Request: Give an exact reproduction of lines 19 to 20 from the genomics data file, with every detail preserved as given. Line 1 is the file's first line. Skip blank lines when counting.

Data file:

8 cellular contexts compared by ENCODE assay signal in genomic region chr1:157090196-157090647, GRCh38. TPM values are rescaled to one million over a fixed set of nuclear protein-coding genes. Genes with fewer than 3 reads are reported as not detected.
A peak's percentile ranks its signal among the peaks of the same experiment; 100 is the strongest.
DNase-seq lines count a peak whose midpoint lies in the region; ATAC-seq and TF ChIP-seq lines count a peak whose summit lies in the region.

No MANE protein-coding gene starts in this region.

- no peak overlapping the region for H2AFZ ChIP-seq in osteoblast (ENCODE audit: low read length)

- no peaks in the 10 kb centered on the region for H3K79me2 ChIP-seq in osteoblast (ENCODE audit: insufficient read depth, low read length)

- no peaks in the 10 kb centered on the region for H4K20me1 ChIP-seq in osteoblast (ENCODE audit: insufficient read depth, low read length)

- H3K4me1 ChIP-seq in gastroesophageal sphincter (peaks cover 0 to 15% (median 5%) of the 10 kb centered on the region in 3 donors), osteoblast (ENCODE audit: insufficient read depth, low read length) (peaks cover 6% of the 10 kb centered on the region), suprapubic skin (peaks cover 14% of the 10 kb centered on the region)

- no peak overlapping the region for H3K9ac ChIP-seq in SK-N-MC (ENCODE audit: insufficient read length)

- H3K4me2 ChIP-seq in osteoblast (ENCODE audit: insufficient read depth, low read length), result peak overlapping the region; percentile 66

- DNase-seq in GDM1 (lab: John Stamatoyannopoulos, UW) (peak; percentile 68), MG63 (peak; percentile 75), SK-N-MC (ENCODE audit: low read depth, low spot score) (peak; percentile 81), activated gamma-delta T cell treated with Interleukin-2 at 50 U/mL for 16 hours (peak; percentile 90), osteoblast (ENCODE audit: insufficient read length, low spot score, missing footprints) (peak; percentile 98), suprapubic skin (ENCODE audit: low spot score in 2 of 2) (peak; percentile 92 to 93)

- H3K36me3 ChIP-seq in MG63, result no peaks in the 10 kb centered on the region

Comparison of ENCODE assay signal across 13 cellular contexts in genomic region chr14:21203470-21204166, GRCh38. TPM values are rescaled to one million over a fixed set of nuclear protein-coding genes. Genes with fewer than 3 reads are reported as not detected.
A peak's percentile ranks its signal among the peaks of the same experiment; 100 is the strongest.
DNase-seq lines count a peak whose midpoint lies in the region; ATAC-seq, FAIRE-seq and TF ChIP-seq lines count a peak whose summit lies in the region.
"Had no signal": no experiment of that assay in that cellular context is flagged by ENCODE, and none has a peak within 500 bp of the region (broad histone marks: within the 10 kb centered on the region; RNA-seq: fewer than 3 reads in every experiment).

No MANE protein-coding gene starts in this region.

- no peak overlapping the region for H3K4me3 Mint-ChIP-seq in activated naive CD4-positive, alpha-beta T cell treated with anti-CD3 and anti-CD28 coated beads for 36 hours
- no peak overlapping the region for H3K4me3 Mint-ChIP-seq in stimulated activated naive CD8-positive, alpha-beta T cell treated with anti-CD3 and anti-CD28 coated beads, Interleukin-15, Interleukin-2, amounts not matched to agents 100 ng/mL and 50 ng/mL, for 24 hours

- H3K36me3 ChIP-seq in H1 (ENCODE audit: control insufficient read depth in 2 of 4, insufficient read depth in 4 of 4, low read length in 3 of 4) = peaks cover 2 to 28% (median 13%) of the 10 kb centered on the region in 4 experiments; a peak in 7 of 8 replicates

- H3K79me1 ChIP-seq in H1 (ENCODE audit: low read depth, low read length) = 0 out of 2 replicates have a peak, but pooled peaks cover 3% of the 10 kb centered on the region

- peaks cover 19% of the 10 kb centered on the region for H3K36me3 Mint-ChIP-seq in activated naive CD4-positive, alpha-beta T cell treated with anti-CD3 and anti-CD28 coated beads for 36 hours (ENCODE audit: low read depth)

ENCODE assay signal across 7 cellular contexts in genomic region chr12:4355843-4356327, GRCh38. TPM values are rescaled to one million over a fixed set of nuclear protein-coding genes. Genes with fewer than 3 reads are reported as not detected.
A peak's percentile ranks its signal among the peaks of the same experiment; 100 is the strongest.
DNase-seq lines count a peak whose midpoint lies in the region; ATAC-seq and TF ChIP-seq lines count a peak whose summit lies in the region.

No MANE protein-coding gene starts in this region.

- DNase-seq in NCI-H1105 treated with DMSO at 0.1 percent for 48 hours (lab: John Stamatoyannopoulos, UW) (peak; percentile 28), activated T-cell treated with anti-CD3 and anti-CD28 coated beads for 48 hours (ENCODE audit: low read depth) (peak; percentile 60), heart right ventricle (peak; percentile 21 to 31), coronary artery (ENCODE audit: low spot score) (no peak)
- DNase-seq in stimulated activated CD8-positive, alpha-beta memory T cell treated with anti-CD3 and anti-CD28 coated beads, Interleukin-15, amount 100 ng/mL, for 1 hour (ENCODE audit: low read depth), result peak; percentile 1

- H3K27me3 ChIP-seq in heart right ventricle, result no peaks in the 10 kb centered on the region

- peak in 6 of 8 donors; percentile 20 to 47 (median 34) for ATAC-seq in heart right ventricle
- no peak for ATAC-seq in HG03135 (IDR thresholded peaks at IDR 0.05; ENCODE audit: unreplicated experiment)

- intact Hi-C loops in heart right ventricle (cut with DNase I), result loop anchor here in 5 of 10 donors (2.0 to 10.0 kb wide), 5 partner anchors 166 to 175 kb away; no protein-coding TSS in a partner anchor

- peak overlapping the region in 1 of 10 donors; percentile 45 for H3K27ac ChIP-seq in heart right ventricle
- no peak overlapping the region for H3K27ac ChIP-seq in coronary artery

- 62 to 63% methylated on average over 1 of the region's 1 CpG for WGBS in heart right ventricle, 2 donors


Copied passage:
- no peak overlapping the region for H3K4me3 Mint-ChIP-seq in stimulated activated naive CD8-positive, alpha-beta T cell treated with anti-CD3 and anti-CD28 coated beads, Interleukin-15, Interleukin-2, amounts not matched to agents 100 ng/mL and 50 ng/mL, for 24 hours

- H3K36me3 ChIP-seq in H1 (ENCODE audit: control insufficient read depth in 2 of 4, insufficient read depth in 4 of 4, low read length in 3 of 4) = peaks cover 2 to 28% (median 13%) of the 10 kb centered on the region in 4 experiments; a peak in 7 of 8 replicates